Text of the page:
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Hospitals

Chapter Information

1.  Fun Facts

◾ First Time Events 

◾ New Words 

◾ Cost of Living 

◾ Things Familiar 

◾ Things Unknown 

◾ Winter Wonders 

◾ Holiday Gifts 

9

By the late 1890s, Dr. Annie enjoyed an ever-expanding medical practice. She had privileges at both St. Peter’s and Presbyterian Hospitals. Dr. Annie’s house calls took her to various locations in the county and she treated patients from all walks of life and of any race.

Good Samaritan Hospital

Good Samaritan Hospital from the `Nightingale` 1959 yearbook, page 34. Physical Description: Publisher: Unknown

Good Samaritan Hospital

Good Samaritan Hospital nurses' home from the `Nightingale`, 1959 yearbook, page 39. Physical Description: Publisher: Unknown

Good Samaritan Hospital

Good Samaritan Hospital Auxiliary. First row, left to right: Careatha Lovell, Floretta D. Gunn, Gertrude Blackmon, Emily Nixon, Lavonne B. Tillman, Alice Anderson, Cora T. Boaton, Bobbie P. Alexander. Second row, left to right: Mildred Brodie Alridge, Dorothy Atkins, Edna Morris, Helen P. Moreland, Fannie Parter, Frances D. Woodson, Dorothy F. Steele, Euniceteen Adam, Sallie Phelps, Maurvene D. Alexander. Physical Description: Publisher: Unknown

Presbyterian Hospital

Presbyterian Hospital was originally located at 311 West Trade Street. Physical Description: 3x5 Publisher: Stone and Barringer Publishers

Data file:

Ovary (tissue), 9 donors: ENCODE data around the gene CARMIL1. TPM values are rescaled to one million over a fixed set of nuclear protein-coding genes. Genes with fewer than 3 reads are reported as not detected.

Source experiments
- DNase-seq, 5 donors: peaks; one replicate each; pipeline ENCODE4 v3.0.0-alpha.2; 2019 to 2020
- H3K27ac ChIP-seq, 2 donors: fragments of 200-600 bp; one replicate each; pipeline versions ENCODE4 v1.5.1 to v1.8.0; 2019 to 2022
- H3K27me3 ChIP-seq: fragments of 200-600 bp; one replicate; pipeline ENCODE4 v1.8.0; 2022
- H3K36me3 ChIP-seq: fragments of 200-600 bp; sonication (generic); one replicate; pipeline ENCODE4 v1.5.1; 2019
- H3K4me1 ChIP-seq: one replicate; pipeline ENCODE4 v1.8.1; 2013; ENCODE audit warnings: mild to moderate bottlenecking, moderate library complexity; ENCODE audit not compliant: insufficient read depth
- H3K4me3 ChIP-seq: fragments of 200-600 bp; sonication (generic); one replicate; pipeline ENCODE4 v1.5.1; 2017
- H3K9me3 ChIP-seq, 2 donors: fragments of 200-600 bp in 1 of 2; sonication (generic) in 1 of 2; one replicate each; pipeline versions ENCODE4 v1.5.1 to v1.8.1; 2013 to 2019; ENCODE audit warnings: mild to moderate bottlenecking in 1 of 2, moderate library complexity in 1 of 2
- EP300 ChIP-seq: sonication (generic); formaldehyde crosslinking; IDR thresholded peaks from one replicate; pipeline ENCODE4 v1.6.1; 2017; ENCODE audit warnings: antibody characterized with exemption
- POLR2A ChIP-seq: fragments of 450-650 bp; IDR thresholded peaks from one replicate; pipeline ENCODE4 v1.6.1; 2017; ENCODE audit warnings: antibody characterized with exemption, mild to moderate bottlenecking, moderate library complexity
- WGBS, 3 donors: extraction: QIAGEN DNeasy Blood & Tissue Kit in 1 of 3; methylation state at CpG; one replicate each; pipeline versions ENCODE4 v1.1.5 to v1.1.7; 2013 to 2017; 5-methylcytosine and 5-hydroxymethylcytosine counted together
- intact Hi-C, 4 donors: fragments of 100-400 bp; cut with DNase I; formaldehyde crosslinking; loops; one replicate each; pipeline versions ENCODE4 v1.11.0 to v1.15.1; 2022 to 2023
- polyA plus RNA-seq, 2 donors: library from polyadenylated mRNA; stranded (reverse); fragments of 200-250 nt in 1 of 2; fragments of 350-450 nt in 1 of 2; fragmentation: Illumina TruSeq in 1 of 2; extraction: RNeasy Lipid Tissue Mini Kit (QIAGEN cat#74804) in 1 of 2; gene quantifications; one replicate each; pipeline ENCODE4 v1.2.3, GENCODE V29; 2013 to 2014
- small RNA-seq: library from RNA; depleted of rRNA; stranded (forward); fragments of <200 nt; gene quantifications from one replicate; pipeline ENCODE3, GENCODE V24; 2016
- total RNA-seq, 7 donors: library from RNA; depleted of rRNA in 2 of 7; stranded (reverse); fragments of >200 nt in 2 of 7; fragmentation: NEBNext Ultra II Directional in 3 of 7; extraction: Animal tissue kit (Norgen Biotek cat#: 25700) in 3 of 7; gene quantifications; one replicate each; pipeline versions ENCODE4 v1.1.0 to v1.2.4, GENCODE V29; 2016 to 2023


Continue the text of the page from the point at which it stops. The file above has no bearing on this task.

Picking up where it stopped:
Presbyterian Hospital

Presbyterian Hospital at the intersection of Hawthorne Lane and Elizabeth Avenue. Physical Description: 3x5 Publisher: Dixie News Company

Charlotte Sanitarium

The Charlotte Sanatorium operated from 1907 to 1942. It was a general, 100 bed hospital, privately owned by thirty local doctors. The hospital was located on the southeast corner of Seventh and Church Streets. Physical Description: 3x5 Publisher: Stone and Barringer Publishers

Mercy Hospital

Mercy Hospital was founded by the Sisters of Mercy of Belmont, North Carolina in February 1906. Originally it was a twenty-five bed facility in a wooden building on East First Street behind St. Peter's Roman Catholic Church. The second facility, pictured here, opened in 1916 on East Fifth Street. Additions increased and by 1960, the hospital had a capacity of 300 beds. Physical Description: 3x5 Publisher: Dixie News Company

Good Samaritan Hospital

Good Samaritan Hospital was built in 1888 with funds raised by St. Peter's Episcopal Church. Jane Wilkes was instrumental in establishing this medical facility. It was one of the first private hospitals for blacks in the United States. Physical Description: 3x54x5 negative available Publisher: Tichnor Brothers